Turkey Looks To Copyright Its National Anthem After German Collection Society Tries To Collect Royalties For It

from the copyright-gone-wrong dept

In general, we’re no fan of collection societies, which have some pretty serious unintended consequences, often harming up and coming musicians while funneling money to the largest acts. However, I can’t recall a collection society as aggressive and as expansionist as GEMA in Germany. When I was in Germany earlier this year, I had multiple musicians tell me how all-controlling GEMA is. Basically, if you want to use GEMA for just about anything, you effectively abdicate pretty much all of your rights to your music to GEMA. Two separate musicians showed me how they had secret websites where fans could download their music, because GEMA wouldn’t let them give away their own music for free under a Creative Commons license.

So, I’m not too surprised to hear reports that the Turkish government is now scrambling to try to copyright its own national anthem after hearing that GEMA tried to collect royalties on it. The story is a bit confusing but it appears that GEMA, in standard collection society fashion, demanded that a Turkish school in Germany pay up for performing music. The school responded that the only music that was performed was the Turkish national anthem. This is where some of the dispute comes in. It appears that GEMA believes other covered music was also performed, and its asking for royalties from that and saying it never meant to collect for the Turkish national anthem. However, the school insists that was the only song performed — so it went to the Turkish Culture Minister to ask for help. At that point, the Turkish government realized that there simply was no copyright on the song.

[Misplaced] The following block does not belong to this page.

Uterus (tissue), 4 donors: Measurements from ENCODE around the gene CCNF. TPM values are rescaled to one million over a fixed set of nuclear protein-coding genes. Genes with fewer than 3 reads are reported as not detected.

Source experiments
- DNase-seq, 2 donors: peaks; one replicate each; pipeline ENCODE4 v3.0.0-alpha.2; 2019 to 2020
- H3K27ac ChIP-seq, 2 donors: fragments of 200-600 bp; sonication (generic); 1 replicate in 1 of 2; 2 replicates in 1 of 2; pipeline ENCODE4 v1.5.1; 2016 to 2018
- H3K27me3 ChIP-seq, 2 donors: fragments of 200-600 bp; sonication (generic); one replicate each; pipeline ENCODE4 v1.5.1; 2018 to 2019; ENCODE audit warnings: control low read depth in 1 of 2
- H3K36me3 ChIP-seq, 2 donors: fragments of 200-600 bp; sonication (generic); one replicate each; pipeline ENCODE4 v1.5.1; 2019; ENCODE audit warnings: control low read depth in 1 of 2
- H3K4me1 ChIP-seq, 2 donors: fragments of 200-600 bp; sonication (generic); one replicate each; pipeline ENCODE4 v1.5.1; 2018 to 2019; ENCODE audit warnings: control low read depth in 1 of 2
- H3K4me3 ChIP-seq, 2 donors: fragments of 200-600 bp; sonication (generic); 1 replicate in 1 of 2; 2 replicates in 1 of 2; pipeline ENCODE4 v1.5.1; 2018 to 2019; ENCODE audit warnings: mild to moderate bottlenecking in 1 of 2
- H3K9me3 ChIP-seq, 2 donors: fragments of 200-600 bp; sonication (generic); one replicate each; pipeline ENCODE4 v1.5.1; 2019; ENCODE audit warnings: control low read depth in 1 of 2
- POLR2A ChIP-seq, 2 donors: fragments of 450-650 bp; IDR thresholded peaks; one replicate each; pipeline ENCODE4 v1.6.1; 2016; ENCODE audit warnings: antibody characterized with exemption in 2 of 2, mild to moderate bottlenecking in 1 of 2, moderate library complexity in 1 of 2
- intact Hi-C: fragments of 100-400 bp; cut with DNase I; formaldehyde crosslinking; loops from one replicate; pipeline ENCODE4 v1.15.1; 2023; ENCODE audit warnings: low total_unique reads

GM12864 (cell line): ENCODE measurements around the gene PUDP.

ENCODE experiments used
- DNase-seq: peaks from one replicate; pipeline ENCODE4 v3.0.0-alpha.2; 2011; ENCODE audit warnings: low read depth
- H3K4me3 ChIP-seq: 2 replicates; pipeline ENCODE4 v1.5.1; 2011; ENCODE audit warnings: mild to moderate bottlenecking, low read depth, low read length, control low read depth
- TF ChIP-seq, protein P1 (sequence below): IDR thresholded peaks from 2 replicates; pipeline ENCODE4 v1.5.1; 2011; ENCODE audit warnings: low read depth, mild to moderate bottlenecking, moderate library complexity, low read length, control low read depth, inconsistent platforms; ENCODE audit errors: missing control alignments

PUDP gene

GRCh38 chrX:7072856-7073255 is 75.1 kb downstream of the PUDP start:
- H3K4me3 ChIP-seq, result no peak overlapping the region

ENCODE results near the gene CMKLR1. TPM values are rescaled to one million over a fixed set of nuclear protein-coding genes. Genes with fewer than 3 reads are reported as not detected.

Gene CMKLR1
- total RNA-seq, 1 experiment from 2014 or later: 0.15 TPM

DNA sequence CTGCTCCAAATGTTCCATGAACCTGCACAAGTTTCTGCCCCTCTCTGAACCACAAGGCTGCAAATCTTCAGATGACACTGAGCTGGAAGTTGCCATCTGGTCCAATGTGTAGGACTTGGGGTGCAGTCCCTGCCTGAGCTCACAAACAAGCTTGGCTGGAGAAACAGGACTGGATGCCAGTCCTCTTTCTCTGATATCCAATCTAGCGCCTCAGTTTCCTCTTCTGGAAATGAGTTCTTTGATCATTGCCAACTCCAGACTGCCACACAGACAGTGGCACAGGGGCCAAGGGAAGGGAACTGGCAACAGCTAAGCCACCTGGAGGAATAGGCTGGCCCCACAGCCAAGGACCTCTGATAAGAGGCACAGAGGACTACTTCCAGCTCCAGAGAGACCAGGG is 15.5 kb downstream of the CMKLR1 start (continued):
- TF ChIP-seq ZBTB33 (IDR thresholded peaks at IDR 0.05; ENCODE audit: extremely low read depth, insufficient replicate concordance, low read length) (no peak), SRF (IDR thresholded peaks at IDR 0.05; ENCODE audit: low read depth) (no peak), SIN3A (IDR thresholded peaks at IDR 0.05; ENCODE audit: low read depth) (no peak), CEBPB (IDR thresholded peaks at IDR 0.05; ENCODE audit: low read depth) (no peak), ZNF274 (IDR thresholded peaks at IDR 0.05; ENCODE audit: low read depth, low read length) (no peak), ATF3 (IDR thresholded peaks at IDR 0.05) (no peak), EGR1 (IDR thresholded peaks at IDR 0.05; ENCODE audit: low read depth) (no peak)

Now, here’s where the Turkish government also went wrong. It could have just declared the Turkish national anthem in the public domain and told GEMA to shove off. But, instead, it took the backwards-looking step of trying to retroactively copyright the national anthem. Of course, that may open up a different can of worms. The report at Spiegel notes that, technically, the heirs of the songwriter (who died in 1958) might actually be more entitled to the copyright and any royalties than the Turkish government.

So, by rushing to secure the copyright, Turkey may end up with more trouble on its hands. It’s difficult to believe that a copyright makes sense for any national anthem. Just put it in the public domain and let anyone sing it.

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Companies: gema

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